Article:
The following recipe is from the February 11 edition of our weekly recipe newsletter. To receive this newsletter in your inbox, sign up here!
Leave it to Thomas Keller to come up with a side dish that transforms simple leeks and leftover into a savory bread pudding of unparalleled deliciousness. This Leek Bread Pudding from Ad Hoc at Home is a side that will put the creamiest mashed potatoes to shame. Slow braised leeks are mixed with cubes of bread, fresh herbs, and plenty of cream and cheese to make a custardy casserole that can work as either a sublime side or a vegetarian main. For those of you stuffing enthusiasts out there who are looking for an excuse to eat the Thanksgiving favorite a little more often, this bread pudding might be your dream come true.
I served mine with Keller's Blow Torch Prime Rib Roast and it was the perfect accompaniment, almost like a custardy Yorkshire pudding with lots of sweet leeky goodness.
Leek Bread Pudding
About This Recipe
|Yield:||12 as a side dish, 6 to 8 as a main course|
- 2 cups 1/2-inch-thick slices leeks (white and light green parts only)
- Kosher salt
- 4 tablespoons (2 ounces) unsalted butter
- Freshly ground black pepper
- 12 cups 1-inch cubes crustless brioche or Pullman sandwich loaf
- 1 tablespoon finely chopped chives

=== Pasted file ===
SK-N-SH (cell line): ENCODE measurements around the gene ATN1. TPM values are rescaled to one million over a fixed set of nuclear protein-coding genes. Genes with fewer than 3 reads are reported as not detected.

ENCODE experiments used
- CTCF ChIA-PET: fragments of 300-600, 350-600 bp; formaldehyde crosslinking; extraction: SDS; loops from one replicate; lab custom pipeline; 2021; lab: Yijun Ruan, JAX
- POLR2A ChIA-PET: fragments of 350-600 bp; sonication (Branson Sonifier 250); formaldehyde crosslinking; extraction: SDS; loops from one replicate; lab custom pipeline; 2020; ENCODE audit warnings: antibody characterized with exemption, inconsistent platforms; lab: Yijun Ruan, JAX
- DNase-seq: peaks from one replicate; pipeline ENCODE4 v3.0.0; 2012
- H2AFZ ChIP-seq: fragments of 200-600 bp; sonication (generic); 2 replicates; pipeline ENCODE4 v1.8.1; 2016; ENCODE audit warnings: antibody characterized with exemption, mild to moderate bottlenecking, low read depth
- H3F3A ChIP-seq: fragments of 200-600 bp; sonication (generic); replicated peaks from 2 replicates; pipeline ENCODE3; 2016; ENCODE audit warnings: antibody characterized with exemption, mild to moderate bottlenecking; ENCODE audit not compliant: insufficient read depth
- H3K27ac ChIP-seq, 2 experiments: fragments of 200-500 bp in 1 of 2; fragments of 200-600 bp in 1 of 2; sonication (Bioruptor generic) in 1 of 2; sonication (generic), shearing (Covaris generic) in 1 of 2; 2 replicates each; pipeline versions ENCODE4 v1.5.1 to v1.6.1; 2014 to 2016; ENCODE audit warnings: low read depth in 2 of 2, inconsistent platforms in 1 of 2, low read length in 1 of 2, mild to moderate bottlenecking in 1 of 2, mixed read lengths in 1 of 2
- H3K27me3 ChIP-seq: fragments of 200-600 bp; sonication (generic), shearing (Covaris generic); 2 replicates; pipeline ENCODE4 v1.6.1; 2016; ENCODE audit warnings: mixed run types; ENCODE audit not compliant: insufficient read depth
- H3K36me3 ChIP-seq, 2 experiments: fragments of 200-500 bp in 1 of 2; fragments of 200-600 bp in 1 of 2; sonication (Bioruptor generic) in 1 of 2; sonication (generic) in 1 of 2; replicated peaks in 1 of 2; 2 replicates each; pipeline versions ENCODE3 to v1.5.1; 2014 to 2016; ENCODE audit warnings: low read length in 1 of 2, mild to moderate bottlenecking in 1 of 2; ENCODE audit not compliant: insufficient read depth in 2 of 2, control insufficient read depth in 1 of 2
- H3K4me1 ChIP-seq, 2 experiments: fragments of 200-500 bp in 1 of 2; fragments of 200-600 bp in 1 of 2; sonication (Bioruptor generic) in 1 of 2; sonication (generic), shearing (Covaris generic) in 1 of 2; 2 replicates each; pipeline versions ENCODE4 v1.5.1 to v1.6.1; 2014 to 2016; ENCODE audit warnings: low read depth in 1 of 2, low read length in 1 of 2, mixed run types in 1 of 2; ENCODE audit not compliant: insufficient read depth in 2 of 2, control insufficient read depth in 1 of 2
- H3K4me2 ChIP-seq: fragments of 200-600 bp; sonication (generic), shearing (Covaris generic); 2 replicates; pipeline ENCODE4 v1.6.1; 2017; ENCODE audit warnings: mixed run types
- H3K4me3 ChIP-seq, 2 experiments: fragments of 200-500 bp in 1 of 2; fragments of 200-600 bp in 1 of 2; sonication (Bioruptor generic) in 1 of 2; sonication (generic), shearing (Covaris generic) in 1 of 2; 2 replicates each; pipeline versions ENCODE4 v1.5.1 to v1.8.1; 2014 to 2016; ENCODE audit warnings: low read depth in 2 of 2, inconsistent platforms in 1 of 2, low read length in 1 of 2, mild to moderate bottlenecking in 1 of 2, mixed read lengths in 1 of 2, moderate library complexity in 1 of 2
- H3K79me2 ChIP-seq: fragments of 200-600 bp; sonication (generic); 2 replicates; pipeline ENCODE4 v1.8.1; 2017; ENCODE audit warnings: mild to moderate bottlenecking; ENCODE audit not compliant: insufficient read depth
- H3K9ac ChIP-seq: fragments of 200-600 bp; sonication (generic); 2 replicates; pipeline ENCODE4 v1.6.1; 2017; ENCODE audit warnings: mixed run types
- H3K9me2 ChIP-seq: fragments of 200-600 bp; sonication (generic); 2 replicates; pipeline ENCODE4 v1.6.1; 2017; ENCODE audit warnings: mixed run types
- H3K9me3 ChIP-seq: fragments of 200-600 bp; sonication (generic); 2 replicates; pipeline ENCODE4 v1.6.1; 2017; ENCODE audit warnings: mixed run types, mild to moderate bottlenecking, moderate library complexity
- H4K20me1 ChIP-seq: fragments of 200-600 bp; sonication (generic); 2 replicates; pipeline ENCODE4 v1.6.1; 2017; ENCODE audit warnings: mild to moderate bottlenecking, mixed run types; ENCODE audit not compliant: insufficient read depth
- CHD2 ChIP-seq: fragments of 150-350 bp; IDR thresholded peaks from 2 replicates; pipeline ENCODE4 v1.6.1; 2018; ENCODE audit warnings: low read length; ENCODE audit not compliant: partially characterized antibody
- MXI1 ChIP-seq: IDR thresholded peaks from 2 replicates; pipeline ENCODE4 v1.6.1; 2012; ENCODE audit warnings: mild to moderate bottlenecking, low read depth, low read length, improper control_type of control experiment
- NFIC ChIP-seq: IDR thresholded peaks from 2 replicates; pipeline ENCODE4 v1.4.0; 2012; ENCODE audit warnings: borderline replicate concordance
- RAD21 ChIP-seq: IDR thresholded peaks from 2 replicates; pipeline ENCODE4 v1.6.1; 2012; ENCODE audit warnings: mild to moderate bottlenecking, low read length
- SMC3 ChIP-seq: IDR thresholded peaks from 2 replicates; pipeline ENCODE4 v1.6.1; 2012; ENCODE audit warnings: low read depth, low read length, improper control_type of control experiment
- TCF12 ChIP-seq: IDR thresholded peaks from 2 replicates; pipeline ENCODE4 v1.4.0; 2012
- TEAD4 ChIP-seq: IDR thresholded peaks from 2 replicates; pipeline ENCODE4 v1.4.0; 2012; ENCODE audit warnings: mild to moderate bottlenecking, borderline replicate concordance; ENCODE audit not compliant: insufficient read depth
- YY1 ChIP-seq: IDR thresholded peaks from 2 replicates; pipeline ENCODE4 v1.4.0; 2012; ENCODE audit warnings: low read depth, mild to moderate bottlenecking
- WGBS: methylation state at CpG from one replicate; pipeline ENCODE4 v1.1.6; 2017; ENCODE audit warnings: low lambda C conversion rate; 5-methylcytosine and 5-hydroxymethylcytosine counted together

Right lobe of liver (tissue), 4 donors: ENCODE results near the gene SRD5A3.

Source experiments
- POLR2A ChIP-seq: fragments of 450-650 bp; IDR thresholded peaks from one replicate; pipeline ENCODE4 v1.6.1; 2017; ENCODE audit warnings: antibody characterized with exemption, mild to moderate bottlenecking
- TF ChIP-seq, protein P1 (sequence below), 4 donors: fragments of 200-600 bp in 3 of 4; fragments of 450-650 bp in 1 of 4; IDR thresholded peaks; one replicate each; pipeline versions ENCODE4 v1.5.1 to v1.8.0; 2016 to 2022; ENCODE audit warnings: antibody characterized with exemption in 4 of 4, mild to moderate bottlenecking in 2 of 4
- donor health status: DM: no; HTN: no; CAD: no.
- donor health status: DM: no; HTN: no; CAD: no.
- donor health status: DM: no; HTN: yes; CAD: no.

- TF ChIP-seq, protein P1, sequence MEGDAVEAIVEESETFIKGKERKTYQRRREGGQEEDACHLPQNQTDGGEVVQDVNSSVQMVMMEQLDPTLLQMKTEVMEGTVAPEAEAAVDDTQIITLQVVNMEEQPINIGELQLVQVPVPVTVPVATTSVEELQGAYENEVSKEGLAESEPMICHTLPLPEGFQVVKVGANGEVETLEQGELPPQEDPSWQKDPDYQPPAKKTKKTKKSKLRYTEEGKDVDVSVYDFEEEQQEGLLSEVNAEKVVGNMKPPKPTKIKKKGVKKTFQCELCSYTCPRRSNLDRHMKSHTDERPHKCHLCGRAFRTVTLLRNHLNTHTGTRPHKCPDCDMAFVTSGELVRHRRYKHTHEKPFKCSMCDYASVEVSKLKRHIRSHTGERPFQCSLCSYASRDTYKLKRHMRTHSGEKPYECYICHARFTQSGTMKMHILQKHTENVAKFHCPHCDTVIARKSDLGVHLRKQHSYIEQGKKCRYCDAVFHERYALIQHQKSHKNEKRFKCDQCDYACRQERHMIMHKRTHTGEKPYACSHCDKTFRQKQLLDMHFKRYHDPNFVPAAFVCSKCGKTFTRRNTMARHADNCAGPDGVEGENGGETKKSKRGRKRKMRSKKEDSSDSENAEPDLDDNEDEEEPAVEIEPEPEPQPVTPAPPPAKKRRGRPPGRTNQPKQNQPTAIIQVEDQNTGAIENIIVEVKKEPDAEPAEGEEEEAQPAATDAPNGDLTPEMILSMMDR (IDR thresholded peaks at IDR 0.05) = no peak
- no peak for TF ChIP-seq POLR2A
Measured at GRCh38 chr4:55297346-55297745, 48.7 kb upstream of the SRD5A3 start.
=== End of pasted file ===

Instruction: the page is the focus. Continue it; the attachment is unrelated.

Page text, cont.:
- 1 teaspoon thyme leaves
- 3 large eggs
- 3 cups whole milk
- 3 cups heavy cream
- Freshly grated nutmeg
- 1 cup shredded Comté or Emmentaler
Preheat the oven to 350°F.
Put the leek rounds in a large bowl of tepid water and swish so that any dirt falls to the bottom of the bowl. Set a medium sauté pan over medium-high heat, lift the leeks from the water, drain, and add them to the pan. Season with salt and cook, stirring often, for about 5 minutes. As the leeks begin to soften, lower the heat to medium-low. The leeks will release liquid. Stir in the butter to emulsify, and season with pepper to taste. Cover the pan with a parchment lid, and cook, stirring every 10 minutes, until the leeks are very soft, 30 to 35 minutes. If at any point the butter breaks or looks oily, stir in about a tablespoon of water to re-emulsify the sauce. Remove and discard the parchment lid.
Meanwhile, spread the bread cubes on a baking sheet and toast in the oven for about 20 minutes, rotating the pan about halfway through, until dry and pale gold. Transfer to a large bowl. Leave the oven on.
Add the leeks to the bread and toss well, then add the chives and thyme.
Lightly whisk the eggs in another large bowl. Whisk in the milk, cream, a generous pinch of salt, pepper to taste, and a pinch of nutmeg.
Sprinkle 1/4 cup of the cheese in the bottom of a 9-by-13-inch baking pan. Spread half the leeks and croutons in the pan and sprinkle with another 1/4 cup cheese. Scatter the remaining leeks and croutons over and top with another 1/4 cup cheese. Pour in enough of the custard mixture to cover the bread and press gently on the bread so it soaks in the milk. Let soak for about 15 minutes.
Add the remaining custard, allowing some of the soaked cubes of bread to protrude. Sprinkle the remaining 1/4 cup cheese on top and sprinkle with salt.
Bake for 1 1/2 hours, or until the pudding feels set and the top is brown and bubbling.